Initial thoughts on Foundry vs Mission Architect
Yesterday I played around a bit with The Foundry in Star Trek Online to get an initial feeling for the system. I also had a look at a number of the player-made video tutorials that Cryptic had referenced on their Foundry web pages. Most (all?) of that material comes from members of Starbase UGC, a web site dedicated to Foundry usage (author or player).
A quite nice site it seems and some very good material! There were a lot of tips and tricks to do things, which may not be obvious from the in-game system.
Overall I think The Foundry holds a lot of promise and seems to be in a decent shape. Is it better than Mission Architect? Yes and no, I would say. It depends whether you are an author or player and what you want to get out of it. For story-focused authoring I do think Foundry looks that it could be the better tool overall.
My time so far with Foundry is quite limited and I may certainly have missed a few things – if you see any blatant misunderstandings in the post below do leave a comment!
First of all a few observations about mission design approach.
When looking at the overall approach towards mission design in Mission Architect and Foundry, the heritage from the games themselves will of course show. In City of Heroes many stories were initially told through a string of missions, were the contact person was often a significant character to the story itself and driving the story forward, even though he/she did not always particpate in the missions. Each mission typically had one or a few simple goals and a single map, such as “take out the Freakshow boss”, “rescue John Doe” etc and each mission involved fighting many enemies from a specific enemy group.
In Star Trek Online, the contact has often minimal involvement with the story itself – just point in the right direction for the player to go and hand out some reward afterwards. Different character and activities within the mission itself instead drives the story forward and there can be multiple scenes/maps in a mission.
These approaches fundamentally shapes the mission design tools; but also how one works with various artifacts/assets in the missions. Mission Architect has more building blocks to use which also may require less effort, but may also be a bit more rigid. The Foundry on the other hand has fewer building blocks, but also a fair amount of flexibility in using those provided a bit of work is put into it.
In Mission Architect the base mission design has a bit of a declarative approach; you specify a set of different goals, but do not really care in which order the player completes those goals. The author can give some hints to the system where to place different objectives on a map, but the system itself picks the spawn points for you. It will also do a bit of fill in the blanks in terms of enemies/encounters. Enforced order of objectives/goals are done by chaining goals through triggers – one goal/event can trigger of a new goal/objective. Many building blocks have a fair amount of functionality built into them – dialog, behaviour etc.
Command driven Foundry
In Foundry on the other hand, the mission design is at its base explicit and more command driven – the author sets the path which the player takes and does explicitly add everything that should be in the mission. The author also does have more direct control what can be done here. Multiple parallel activities are possible, but still need to fit into the overall path through the mission. Some building blocks are simple, others a bit more complex. All objects can have different state and behaviour and a fairly flexible trigger mechanic to build up more complex scenarios.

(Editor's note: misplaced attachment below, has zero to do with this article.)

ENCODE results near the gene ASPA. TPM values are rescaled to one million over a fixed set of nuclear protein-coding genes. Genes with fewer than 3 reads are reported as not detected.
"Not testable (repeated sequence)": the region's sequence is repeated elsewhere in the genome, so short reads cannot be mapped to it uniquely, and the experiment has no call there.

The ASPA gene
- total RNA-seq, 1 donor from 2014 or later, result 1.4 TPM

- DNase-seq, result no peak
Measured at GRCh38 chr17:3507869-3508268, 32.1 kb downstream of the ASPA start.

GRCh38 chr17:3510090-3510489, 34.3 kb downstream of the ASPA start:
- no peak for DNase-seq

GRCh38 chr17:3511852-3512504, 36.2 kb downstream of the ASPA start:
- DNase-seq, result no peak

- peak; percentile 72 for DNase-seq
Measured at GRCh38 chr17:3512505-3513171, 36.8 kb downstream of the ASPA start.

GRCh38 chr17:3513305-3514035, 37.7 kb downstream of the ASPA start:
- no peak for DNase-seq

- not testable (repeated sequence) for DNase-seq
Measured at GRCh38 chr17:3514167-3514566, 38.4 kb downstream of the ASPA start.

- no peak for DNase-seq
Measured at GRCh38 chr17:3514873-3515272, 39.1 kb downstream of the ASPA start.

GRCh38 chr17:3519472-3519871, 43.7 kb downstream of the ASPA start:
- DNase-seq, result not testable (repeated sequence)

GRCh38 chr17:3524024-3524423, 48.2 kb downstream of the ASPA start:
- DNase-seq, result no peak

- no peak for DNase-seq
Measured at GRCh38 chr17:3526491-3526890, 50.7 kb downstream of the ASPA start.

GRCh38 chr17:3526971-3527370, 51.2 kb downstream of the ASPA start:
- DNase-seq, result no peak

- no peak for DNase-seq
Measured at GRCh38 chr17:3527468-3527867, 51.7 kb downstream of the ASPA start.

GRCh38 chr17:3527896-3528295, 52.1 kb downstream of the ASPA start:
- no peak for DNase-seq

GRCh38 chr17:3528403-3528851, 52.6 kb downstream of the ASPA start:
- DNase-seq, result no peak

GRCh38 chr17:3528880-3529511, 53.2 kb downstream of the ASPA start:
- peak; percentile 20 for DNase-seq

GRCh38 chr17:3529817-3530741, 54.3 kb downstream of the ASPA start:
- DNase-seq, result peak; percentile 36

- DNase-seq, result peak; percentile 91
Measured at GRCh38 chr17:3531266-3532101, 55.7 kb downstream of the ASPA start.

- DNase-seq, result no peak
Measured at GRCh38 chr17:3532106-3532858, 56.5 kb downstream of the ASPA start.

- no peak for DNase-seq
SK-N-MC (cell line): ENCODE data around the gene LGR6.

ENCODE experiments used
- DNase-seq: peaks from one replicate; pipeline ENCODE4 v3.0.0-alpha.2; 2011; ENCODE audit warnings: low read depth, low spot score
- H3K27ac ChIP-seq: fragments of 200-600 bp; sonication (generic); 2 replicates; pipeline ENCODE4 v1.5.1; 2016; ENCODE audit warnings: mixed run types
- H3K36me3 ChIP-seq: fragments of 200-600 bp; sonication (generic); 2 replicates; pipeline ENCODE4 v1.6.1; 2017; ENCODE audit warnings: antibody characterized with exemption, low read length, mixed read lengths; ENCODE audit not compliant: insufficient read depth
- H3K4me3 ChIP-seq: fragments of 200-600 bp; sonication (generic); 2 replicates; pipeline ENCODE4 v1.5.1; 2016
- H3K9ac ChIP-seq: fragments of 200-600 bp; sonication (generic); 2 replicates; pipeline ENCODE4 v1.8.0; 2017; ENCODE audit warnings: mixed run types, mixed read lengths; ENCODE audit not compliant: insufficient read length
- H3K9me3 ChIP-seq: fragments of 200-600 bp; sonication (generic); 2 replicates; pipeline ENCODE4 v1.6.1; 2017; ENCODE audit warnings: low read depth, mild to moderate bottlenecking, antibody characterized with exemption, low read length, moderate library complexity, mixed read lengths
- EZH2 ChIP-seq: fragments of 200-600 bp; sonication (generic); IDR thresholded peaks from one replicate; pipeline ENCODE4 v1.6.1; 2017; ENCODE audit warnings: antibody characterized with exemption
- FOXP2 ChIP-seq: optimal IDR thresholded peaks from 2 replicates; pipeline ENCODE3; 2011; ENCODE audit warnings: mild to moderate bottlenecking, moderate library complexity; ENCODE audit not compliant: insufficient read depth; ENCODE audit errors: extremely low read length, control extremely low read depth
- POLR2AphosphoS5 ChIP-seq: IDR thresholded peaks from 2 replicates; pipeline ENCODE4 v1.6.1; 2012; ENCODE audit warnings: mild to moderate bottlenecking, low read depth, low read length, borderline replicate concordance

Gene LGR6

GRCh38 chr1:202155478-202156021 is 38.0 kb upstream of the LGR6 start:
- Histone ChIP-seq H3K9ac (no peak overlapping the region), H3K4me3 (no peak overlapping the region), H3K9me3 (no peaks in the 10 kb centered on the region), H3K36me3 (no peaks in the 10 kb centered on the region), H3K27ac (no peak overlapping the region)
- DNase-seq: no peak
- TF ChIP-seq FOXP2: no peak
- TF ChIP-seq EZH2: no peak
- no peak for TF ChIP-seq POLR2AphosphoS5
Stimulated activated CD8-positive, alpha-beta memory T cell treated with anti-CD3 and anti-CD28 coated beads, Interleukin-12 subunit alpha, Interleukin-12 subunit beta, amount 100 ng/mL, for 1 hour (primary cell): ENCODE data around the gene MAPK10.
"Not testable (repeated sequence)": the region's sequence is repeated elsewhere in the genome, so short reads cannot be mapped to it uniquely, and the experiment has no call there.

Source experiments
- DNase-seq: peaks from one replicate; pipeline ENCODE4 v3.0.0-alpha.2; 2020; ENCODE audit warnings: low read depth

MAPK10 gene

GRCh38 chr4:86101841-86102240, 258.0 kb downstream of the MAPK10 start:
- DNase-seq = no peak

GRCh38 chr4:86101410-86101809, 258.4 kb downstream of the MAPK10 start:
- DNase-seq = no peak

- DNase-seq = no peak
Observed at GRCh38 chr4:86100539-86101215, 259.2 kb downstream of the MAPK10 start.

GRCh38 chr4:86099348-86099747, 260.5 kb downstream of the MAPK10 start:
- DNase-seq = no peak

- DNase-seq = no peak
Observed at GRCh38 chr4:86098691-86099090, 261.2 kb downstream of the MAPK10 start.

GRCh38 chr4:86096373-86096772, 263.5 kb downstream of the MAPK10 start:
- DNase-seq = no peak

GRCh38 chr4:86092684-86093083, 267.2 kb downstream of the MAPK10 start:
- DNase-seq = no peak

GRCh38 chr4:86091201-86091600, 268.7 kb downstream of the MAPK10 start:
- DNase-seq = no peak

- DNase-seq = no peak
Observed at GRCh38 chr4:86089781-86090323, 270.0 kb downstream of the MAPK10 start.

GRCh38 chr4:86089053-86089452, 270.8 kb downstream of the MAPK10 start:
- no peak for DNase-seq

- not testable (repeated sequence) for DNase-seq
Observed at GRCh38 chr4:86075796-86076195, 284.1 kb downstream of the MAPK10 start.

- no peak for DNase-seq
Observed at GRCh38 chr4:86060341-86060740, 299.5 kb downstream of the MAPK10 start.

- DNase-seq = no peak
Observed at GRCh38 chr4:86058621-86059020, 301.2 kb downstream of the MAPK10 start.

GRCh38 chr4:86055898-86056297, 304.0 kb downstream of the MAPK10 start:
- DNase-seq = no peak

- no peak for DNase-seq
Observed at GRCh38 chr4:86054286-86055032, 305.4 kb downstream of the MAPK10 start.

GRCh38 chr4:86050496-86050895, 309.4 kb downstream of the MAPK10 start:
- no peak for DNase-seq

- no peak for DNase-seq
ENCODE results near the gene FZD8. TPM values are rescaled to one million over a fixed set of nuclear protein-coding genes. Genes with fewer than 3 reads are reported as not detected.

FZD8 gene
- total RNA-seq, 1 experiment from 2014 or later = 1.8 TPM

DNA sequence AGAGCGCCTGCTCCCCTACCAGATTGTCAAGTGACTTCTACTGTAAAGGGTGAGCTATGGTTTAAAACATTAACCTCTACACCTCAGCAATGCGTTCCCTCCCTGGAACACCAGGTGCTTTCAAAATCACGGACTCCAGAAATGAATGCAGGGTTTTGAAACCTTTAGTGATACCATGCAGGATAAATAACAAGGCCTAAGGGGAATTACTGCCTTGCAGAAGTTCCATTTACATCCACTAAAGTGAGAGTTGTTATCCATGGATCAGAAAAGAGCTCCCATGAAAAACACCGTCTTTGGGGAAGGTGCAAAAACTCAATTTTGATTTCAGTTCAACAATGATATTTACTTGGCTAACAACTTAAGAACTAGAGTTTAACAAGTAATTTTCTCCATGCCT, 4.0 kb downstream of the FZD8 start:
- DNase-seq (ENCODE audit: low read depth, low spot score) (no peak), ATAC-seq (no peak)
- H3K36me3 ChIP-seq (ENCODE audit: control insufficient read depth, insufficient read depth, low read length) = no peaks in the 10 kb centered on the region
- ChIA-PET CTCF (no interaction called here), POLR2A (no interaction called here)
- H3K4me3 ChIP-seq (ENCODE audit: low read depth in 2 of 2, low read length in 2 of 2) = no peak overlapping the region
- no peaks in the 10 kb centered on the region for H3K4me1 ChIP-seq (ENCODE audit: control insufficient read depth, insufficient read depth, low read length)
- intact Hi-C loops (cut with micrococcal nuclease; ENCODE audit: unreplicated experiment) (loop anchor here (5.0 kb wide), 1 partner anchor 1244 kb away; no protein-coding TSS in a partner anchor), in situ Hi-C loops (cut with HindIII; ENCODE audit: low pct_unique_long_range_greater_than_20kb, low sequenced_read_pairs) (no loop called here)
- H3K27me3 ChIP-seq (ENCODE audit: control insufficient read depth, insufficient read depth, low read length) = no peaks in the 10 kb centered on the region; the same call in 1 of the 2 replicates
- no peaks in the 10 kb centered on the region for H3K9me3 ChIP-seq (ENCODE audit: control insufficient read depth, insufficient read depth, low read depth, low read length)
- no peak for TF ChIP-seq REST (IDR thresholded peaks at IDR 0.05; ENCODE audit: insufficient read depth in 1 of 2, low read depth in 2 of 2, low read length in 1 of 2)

Building a story
I think Mission Architect works well in that it is easy to build missions and stories with simple to medium complexity – there are a lot of building blocks to use, which you can tweak a bit and plug in and you have a working and possibly fun mission and story arc. There would be more fighting than story progression also.
It is when authors want to put in some more story progression in a single mission, or add activities that are not predefined goals that things get a bit more complicated and time is spent on working around the automated built-in mechanics a bit to accomplish the goals.
The Foundry looks though that there might be a bit more work to put together something that may be reasonably fun and ok to play, but on the other hand may allow a bit more complex interactions and non-predefined steps to be made. That the base progression is a sequential path with extensions to more parallel and branching activities may make it a bit more simpler to build up a story – it is more similar to a story told.
I have not made any proper stories in Foundry yet, so I might change my view here later – but this is my initial impression anyway.
Editing and testing missions
In Mission Architect, editing and testing missions are just normal in-game activities – you log in to the game, go to a mission terminal in an Architect Entertainment building (unless you have the accolade power that allows you to open it from anywhere) and start editing. Testing is also triggered from the same interface. Any character on your account can edit/test any of your missions before publishing them. Hence the interface can run in fullscreen mode or just a window in the normal user interface.
All mission assets are stored in files locally on your computer; technically they can be modified directly, but not recommended. It is only published missions that are stored centrally on the City of Heroes servers. Costumes from your existing player characters can be loaded into the enemy/NPC costume creator and vice versa.
In Foundry there is a separation between playing the game and creating missions. First of all missions cannot be created/edited/tested with any of your characters in the editor – you have to create specific characters for the purpose. Also, in order to test a mission the character must be of the right alignment – a Federation character cannot test a mission made for Klingon side or vice versa.